I’m always delighted to read anything by the philosopher, Alain de Botton. In his engaging book, The Art of Travel, he distinguishes between the anticipation and recollection of travel versus the reality of actually traveling.
When we anticipate, we study travel brochures and create in our imagination all sorts of exotic adventures, lying ahead of us. Once really there, we photograph the Eiffel Tower with our friends or family, their arms slung over one another’s shoulders and grinning into the camera. That forms the recollection, the moments we choose to remember.
Magically gone from memory are the delayed flight, the lousy food and the hotel room overlooking the alley, where the garbage collectors banged tins at 5am. But, if we otherwise enjoy ourselves, we select those ‘good moments’ and photograph them to construct a different reality from the real reality.
De Botton’s next idea is fascinating. He says that’s exactly what the artist does. Whether writing a novel, painting a picture or scoring a symphony, the artist imagines the outline of the work [anticipates the delights of the trip] then selects that which is felt to have artistic value [forgets the garbage men and includes friends at the Eiffel Tower]. Just as the traveler now has a fine and satisfying memory of the trip, the artist has a wonderful novel, painting or musical score. The artist has created art through imagination, selection, rejection and combination of artistic elements resulting in something new. The happy traveler has created a wonderful trip.
Then he tells of a man who had a very peculiar experience. After feasting his eyes upon paintings by Jan Steen and Rembrandt, this traveler anticipated beauty, joviality and simplicity in Holland. Many paintings of laughing, carousing cavaliers had fixed this image in his mind, along with quaint houses and canals. But on a trip to Amsterdam and Haarlem, he was strangely disappointed.
No, according to De Botton, the paintings had not lied. Certainly, there were a number of jovial people and pretty maids pouring milk, but the images of them were diluted in this traveler’s mind, by all the other ordinary, boring things he saw. Such commonplace items simply did not fit his mental picture. Thus, reality did not compare to an afternoon of viewing the works of Rembrandt in a gallery. And why not? Because Rembrandt and Steen had, by selecting and combining elements, captured the essence of the beauty of Holland, thereby intensifying it.
This is exactly what a writer or any artist tries to do and as a traveler, you may do much the same thing.
When writing about a day in your protagonist’s life, you don’t start with what he had for breakfast or that his car wouldn’t start unless it’s germane to the plot or his character. You compress. You select and embellish. You toss out. All the details of your story must combine to intensify real life in order to create something interesting and of artistic merit.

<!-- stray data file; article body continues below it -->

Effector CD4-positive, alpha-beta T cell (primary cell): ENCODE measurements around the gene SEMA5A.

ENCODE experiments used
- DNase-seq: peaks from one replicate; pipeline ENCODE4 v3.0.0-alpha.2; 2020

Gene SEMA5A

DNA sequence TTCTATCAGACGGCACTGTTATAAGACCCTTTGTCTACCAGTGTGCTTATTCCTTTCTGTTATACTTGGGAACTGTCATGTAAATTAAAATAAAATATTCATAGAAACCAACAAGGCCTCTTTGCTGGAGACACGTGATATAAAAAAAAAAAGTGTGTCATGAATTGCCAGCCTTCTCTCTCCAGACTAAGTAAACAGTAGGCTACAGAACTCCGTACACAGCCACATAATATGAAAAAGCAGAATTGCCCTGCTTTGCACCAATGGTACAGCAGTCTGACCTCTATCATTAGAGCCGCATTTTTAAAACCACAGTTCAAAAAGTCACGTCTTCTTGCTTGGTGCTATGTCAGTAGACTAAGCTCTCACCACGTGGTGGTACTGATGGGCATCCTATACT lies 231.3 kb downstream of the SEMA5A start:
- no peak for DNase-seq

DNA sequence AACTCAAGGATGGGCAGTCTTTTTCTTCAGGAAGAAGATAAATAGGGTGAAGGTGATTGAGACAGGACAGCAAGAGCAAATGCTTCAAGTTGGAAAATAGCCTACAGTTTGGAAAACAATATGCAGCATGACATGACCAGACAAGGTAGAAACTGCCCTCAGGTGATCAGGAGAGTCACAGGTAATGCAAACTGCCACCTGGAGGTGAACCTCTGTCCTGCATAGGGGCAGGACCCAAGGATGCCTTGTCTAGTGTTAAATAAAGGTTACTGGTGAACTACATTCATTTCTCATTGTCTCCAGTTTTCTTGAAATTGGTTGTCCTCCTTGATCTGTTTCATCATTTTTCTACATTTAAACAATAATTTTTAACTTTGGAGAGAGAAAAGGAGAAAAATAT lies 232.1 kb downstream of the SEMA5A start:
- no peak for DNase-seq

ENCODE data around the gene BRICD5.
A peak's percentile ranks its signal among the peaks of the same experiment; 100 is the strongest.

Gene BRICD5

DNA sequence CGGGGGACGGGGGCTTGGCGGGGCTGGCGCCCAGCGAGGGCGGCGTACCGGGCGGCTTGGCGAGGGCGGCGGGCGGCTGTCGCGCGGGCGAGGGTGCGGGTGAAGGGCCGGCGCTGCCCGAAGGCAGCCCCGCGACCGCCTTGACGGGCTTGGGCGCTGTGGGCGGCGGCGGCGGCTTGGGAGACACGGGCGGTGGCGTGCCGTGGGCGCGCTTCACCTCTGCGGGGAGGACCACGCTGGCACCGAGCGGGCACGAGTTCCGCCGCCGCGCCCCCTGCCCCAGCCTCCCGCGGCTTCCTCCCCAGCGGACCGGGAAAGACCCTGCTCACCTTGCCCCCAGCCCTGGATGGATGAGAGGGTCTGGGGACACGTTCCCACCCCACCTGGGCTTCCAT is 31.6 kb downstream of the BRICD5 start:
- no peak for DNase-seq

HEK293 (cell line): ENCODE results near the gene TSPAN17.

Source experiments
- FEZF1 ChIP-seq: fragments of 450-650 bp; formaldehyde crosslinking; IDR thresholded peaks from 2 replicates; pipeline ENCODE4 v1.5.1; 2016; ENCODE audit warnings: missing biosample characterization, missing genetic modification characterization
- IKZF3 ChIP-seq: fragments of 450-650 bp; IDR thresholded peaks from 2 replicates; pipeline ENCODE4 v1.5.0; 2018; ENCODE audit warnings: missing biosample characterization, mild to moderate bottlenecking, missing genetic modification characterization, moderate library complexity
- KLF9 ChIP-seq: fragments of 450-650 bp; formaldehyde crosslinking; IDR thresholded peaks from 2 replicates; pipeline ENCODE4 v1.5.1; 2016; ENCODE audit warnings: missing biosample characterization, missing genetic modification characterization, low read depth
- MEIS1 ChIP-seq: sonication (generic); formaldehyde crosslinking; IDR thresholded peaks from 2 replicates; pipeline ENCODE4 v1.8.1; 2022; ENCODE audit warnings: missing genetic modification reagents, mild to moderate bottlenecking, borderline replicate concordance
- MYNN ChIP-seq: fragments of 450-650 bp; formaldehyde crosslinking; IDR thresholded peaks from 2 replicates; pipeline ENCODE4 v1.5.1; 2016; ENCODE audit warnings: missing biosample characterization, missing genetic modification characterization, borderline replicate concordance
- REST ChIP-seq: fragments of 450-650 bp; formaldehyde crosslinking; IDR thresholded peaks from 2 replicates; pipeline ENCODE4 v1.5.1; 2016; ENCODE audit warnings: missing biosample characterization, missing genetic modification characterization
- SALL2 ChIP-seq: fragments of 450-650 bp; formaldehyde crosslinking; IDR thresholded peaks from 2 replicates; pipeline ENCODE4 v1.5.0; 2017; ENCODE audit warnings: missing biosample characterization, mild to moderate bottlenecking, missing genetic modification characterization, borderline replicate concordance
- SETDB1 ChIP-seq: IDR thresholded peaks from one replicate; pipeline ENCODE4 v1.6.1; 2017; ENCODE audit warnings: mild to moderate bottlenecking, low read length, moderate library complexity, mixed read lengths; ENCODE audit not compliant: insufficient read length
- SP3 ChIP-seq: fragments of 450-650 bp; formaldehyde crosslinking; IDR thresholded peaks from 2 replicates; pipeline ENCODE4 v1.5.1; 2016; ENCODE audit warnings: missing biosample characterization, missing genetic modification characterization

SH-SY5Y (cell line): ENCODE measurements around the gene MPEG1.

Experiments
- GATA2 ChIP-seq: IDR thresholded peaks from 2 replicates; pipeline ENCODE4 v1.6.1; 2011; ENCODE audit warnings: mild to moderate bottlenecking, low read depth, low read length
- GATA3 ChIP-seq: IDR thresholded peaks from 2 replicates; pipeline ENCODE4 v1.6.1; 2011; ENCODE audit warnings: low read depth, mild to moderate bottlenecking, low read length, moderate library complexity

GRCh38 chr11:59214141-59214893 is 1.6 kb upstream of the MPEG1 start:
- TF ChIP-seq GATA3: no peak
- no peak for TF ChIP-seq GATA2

When I started writing the first novel in the Osgoode Trilogy, Conduct in Question, I had to learn it wasn’t necessary to build the whole city with lengthy descriptions of setting and character, before Harry Jenkins [the protagonist lawyer] could do anything. But many nineteenth century novelists did write numerous pages with glowing descriptions of the Scottish moors or a county hamlet. And that was necessary because, with the difficulty of travel, a reader might well need help in picturing the setting. But today, with the ease of travel, the surfeit of film, web and television images, no reader needs more than the briefest description. Just write walking down Fifth Avenue and the reader immediately gets the picture.
In a novel, usually only the most meaningful, coherent thoughts are included, unless you are James Joyce, the brilliant stream of consciousness writer. And so, you as the writer can order your protagonists thoughts so as to make complete and utter sense apparently the first time. In the Osgoode Trilogy, the protagonist, Harry Jenkins, does lots of thinking and analyzing [the novels are mysteries, after all]. But his coherence of thought is only produced after much editing and revising. Not much like real life, you say?
In the writing of The Drawing Lesson, the first in the Trilogy of Remembrance, I spent a lot of time with the imagined thoughts of the very great artist, Alexander Wainwright, my protagonist. If you were to meet this man yourself, you might wonder just how coherent he was about his visionary way of seeing the world. But in the editing process, I spent untold hours trying to create a cohesive way of showing what an artist with deep visionary insight must think. Only by shaping and molding the expression of his thoughts, was I able to give a coherent account of his thought patterns. After all, I did have more than three hundred pages to do so!
Same for dialogue. Interesting characters in books speak better and much more on point than people really do, partly because the writer is able to take back words. In real life, we often wish in retrospect, if only I had said this or that to set him straight. No problem for the writer. Hit the delete button and let him say something truly sharp and incisive.
And so, after comparing what the traveler and the writer do, what can we conclude? I quote De Botton in the Art of Travel:
The anticipatory and artistic imaginations omit and compress, they cut away the periods of boredom and direct our attention to critical moments and, without either lying or embellishing, thus lend to life vividness and a coherence that it may lack in the distracting woolliness of the present.
And so therein lies the difference between Art and Life! And so, the similarity between the traveler and writer.
RESOURCE BOX: This is the first in a series of articles about travel and writing by Mary E. Martin, the author of the Osgoode Trilogy [Conduct in Question, Final Paradox and A Trial of One]. To sample her writing, please visit